Shoes off at the door, no more: Study finds dangerous bacteria can be present even in shoes-off homes

Shoes off at the door, no more: Study finds dangerous bacteria can be present even in shoes-off homes



Guest Blog post

A common belief is that it is more hygienic to take your shoes off before entering a home, however, a recent study by Modern Rugs has found that this does not significantly affect the number of bacteria living in the average home.

On the contrary, this research found sloppy cleaning to be the main reason for the spread of household bacteria. Participants in the study who used ineffective cleaning materials, and used them in the wrong order spread the most bacteria in their homes, regardless of whether shoes were left on or not.

Dawn Mellors, Technical Director at Melbec Microbiology, a UKAS microbiology test facility, explains how cleaning can do more harm than good when not done thoroughly:

“The key to reducing bacteria in the home is by effective cleaning. Ineffective cleaning can actually increase numbers as it spreads bacteria around the house.

Effective cleaning usually means using the correct products in the correct order. For instance, not using the same cloth for multiple areas, ensuring mop heads are clean and allowed to dry between uses, using clean water for mopping different areas, etc.”

The research also found that those living in houses with high bacteria counts are also more likely to struggle with asthma or contract skin and bacterial infections.

Although most strains of Staphylococcus are harmless, the most dangerous – Staphylococcus aureus – can grow freely in the average UK home.

Staphylococcus aureus bacteria



Staphylococcus aureus can cause infections such as boils, cellulitis, impetigo, scalded skin syndrome and other skin infections if left untreated. It is also the bacterium that is linked to Toxic Shock Syndrome (TSS) and Methicillin-Resistant Staphylococcus aureus (MRSA).

Analysis

For the test, we collaborated with UKAS accredited test facility, Melbec Microbiology. With their help, we tested eight rugs in eight different homes to see how much bacteria each household harboured.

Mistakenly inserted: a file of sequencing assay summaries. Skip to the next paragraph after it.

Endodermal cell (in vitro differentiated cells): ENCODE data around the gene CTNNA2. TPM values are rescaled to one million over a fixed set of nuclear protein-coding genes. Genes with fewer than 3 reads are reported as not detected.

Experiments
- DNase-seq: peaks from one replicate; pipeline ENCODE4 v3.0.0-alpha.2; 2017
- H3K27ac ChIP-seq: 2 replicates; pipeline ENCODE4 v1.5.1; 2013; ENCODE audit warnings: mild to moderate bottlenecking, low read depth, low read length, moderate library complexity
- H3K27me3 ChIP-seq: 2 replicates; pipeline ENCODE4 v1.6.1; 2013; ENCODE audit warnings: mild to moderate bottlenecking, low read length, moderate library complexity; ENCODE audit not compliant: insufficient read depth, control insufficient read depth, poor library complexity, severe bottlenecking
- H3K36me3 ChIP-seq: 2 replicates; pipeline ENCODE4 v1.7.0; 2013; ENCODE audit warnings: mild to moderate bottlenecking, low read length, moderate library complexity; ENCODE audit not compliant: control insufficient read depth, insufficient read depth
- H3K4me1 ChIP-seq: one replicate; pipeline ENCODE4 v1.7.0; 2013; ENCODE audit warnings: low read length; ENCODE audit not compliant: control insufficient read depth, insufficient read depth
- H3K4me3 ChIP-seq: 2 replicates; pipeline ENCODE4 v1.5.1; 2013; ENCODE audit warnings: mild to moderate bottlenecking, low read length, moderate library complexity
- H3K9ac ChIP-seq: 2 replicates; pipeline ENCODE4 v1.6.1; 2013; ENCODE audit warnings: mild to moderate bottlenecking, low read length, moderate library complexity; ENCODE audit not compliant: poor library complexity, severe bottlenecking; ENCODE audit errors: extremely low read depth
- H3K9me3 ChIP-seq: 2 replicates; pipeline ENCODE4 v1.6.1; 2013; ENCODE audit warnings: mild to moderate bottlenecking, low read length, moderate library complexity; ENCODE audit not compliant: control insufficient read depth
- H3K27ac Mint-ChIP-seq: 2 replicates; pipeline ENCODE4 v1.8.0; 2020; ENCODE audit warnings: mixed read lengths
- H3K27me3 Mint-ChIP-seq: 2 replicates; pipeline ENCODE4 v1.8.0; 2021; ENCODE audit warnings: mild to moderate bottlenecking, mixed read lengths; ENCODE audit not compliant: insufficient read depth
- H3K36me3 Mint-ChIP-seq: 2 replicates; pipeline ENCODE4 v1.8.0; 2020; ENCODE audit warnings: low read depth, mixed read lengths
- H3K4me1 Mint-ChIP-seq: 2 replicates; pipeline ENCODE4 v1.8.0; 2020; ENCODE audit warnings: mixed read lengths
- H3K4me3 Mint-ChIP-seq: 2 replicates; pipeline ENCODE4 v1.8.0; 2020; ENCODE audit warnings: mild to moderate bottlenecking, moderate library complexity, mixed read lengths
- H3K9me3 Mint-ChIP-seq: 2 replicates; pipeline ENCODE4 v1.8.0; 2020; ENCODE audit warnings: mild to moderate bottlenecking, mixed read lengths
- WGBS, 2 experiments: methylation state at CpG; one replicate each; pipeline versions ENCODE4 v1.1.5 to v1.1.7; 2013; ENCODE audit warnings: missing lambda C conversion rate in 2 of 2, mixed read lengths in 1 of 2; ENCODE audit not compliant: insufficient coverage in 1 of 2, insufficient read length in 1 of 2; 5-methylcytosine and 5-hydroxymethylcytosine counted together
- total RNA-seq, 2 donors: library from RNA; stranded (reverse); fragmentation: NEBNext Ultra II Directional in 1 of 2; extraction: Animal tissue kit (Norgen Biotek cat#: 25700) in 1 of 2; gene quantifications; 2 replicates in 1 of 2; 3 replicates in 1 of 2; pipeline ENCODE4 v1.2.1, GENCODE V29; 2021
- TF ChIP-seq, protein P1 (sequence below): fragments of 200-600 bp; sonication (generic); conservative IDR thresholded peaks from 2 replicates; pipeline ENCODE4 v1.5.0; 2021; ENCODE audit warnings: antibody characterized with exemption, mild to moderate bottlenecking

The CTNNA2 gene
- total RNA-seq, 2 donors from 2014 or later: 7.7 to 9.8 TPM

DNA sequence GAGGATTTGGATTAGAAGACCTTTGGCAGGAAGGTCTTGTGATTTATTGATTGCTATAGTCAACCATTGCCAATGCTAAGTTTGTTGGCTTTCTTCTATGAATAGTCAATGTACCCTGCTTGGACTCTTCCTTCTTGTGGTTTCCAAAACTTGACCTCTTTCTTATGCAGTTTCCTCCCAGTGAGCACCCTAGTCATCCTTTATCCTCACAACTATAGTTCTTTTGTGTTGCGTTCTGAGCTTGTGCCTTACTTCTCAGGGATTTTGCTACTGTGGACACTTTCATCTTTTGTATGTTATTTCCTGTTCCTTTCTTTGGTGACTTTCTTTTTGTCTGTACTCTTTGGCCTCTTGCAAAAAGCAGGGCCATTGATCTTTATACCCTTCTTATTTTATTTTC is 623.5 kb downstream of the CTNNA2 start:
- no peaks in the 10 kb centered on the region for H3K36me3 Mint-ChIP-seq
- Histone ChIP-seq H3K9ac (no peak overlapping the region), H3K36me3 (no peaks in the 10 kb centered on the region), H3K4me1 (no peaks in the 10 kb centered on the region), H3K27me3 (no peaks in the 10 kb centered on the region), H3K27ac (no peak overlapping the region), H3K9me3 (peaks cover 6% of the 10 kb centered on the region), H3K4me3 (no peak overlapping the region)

As well as testing the effect of “shoes on” versus “shoes off”, we also took into consideration the effect of pets, children, flooring and how thoroughly participants cleaned their homes.

Rugs were placed in “high-traffic” areas, such as the hallway, to catch the highest amount of household bacteria. After three weeks, the lab tested for evidence of fungi and bacteria on 5cm2 of each rug. From the results, we were then able to isolate Staphylococci, a common household bacterium.

 

Five ways to clean more effectively

As the study found, many people do not know that their bad cleaning habits are actually make their homes dirtier, nor do they know what they need to do in order to clean more effectively.



Here are some top cleaning tips you need to know.

  1. Use clean and dry cloths

It may seem obvious, but using the same cloth for multiple areas is one of the most common ways people unknowingly spread bacteria. This is particularly important for use on “high- traffic” areas, such as floors, door handles and kitchen surfaces.

Dawn Mellors of Melbec Microbiology, explains how you should be using your cleaning materials:

“Effective cleaning usually means using the correct products in the correct order. For instance, not using the same cloth for multiple areas, ensuring mop heads are clean and allowed to dry between uses, using clean water for mopping different areas, etc.”

  1. Signs of damp? You need a dehumidifier

Damp surroundings can lead to fungus and bacterial build-up; high fungal counts, both of which can cause respiratory problems, particularly in those with allergies and asthma. They are especially good at reducing mould growth in damp rooms, namely in bathrooms and kitchens.

  1. Grab a steam cleaner

Steam cleaning is an effective way to kill bacteria which could be growing on food sources. Mops are also as effective, but should be dried completely before use. Steam cleaning or mopping floors removes gross soil and hence reduces the food sources for bacteria.

  1. Prevent spreading bacteria with a vacuum filter

A high-efficiency particulate air (HEPA) filter is something many homeowners do not have, but is essential for those looking to remove bacteria from their home. Dawn Mellors recommends buying a HEPA filter for your vacuum if you are concerned about the spread of microbes:

“Vacuuming with a high-quality vacuum cleaner with HEPA filters removes allergens and some organisms. Vacuums without filters can spread organisms – especially fungi – around as they are blown into the air and dispersed”.

  1. High-traffic areas need hardwood floors

Hardwood floors with rugs are much easier to keep clean than carpets, mainly because they can handle strong cleaning materials which kill stubborn bacteria lurking in the home. Dawn Mellors explains why carpets can be much riskier to your health, in particular to young children and babies:

“As the rug is only a relatively small area, it probably would not pose a threat to your health like a damp, dirty carpet may do. If the carpet is very dirty or damp, the main threat would be for babies who may be crawling on it.

The other threat from carpets is that they harbour dust mites which can increase allergic reactions and asthma.”

 



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